Extubation to Non-invasive Ventilation for Weaning Reduces Mortality, Morbidity, and Length of Stay

Abstract & Commentary

By David J. Pierson, MD, Editor, Professor, Pulmonary and Critical Care Medicine, Harborview Medical Center, University of Washington, Seattle, is Editor for Critical Care Alert.

Synopsis: This meta-analysis of 12 clinical trials in adult patients with acute respiratory failure showed that extubation directly to non-invasive ventilation before weaning would normally have been attempted decreases mortality, ventilator-associated pneumonia, and length of stay — especially for patients with COPD.

Source: Burns KE, et al. Use of non-invasive ventilation to wean critically ill adults off invasive ventilation: Meta-analysis and systematic review. BMJ 2009 May 21;338:b1574; doi: 10.1136/bmj.b1574.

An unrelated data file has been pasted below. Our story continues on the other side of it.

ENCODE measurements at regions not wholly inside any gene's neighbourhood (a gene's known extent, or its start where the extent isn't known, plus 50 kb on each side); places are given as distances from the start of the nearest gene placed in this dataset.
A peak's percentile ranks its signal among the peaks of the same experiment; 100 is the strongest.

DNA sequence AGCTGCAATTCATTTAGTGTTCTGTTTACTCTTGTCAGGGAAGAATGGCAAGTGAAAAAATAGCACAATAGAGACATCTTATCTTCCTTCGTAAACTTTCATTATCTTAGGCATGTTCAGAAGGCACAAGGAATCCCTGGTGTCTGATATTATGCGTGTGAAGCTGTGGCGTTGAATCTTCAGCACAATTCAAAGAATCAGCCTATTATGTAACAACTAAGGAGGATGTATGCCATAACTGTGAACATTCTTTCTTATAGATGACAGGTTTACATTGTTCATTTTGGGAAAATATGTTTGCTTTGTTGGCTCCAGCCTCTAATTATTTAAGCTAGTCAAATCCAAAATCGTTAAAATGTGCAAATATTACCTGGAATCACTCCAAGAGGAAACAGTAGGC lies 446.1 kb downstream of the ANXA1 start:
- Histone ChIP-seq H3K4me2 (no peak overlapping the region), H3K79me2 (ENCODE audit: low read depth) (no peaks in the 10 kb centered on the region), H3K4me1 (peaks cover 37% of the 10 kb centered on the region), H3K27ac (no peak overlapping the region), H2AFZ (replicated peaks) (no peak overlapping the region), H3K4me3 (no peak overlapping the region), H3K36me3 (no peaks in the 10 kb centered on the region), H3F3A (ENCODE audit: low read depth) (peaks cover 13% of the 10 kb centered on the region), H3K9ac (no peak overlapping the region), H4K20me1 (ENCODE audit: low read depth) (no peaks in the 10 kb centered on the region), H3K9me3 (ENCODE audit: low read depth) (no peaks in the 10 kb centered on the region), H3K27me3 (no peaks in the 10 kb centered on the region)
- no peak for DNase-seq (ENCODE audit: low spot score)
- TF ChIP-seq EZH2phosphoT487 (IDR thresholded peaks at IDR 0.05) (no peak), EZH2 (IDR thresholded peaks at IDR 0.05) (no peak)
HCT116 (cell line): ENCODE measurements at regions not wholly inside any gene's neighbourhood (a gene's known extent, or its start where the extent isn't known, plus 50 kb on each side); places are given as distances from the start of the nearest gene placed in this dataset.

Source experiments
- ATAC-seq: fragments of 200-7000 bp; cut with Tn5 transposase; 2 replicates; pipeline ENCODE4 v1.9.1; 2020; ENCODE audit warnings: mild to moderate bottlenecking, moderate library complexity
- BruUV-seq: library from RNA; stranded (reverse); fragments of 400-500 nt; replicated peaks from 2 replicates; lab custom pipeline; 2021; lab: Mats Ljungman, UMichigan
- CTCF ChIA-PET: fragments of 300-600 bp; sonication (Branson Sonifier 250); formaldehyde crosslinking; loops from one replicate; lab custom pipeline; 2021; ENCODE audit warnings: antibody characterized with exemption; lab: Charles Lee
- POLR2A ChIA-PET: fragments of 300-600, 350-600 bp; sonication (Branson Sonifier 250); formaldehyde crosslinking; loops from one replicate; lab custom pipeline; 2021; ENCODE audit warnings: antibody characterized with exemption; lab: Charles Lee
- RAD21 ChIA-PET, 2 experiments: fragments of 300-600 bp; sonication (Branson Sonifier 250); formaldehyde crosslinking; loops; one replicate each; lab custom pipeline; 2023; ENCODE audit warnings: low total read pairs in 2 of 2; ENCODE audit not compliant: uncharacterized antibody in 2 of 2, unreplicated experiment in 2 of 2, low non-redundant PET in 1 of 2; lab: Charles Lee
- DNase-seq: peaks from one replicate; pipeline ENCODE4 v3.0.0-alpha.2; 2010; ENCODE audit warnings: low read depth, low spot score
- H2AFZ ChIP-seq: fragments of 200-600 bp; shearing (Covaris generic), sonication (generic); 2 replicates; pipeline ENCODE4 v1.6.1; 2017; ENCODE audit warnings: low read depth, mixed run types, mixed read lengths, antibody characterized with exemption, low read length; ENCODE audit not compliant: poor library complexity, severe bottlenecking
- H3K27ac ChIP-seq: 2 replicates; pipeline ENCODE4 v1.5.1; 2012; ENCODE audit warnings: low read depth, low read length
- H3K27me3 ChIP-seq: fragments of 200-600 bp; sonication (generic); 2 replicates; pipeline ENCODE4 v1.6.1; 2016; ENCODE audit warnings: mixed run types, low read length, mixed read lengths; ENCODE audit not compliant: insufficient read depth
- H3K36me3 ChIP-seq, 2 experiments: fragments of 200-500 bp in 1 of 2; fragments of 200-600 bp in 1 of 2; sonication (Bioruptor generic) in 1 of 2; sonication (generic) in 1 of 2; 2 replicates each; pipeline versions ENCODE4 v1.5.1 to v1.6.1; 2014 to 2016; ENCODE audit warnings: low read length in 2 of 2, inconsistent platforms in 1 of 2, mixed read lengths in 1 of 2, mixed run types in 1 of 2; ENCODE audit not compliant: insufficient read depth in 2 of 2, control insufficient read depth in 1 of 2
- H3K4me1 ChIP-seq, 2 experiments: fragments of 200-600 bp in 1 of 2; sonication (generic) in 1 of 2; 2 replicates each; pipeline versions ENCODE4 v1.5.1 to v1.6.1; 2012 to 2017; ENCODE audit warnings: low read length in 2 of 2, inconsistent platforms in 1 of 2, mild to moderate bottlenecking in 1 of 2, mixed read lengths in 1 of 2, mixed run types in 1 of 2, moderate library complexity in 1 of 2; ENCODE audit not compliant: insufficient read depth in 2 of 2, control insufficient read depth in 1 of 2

In 2003, Burns and colleagues published a cochrane review1 of available studies examining the effects of early direct extubation to non-invasive ventilation (NIV) in adult patients receiving invasive mechanical ventilation for acute respiratory failure. That review showed significant benefit of the non-invasive approach in terms of mortality, the incidence of ventilator-associated pneumonia (VAP), total duration of mechanical ventilation, and length of hospital stay — although the authors emphasized the small number of available studies on this topic. These same investigators, along with other colleagues in Hamilton, Toronto, and Vancouver, Canada, have now updated their assessment, incorporating the findings of several more recent studies that substantially improve the quality of the evidence base in this important area.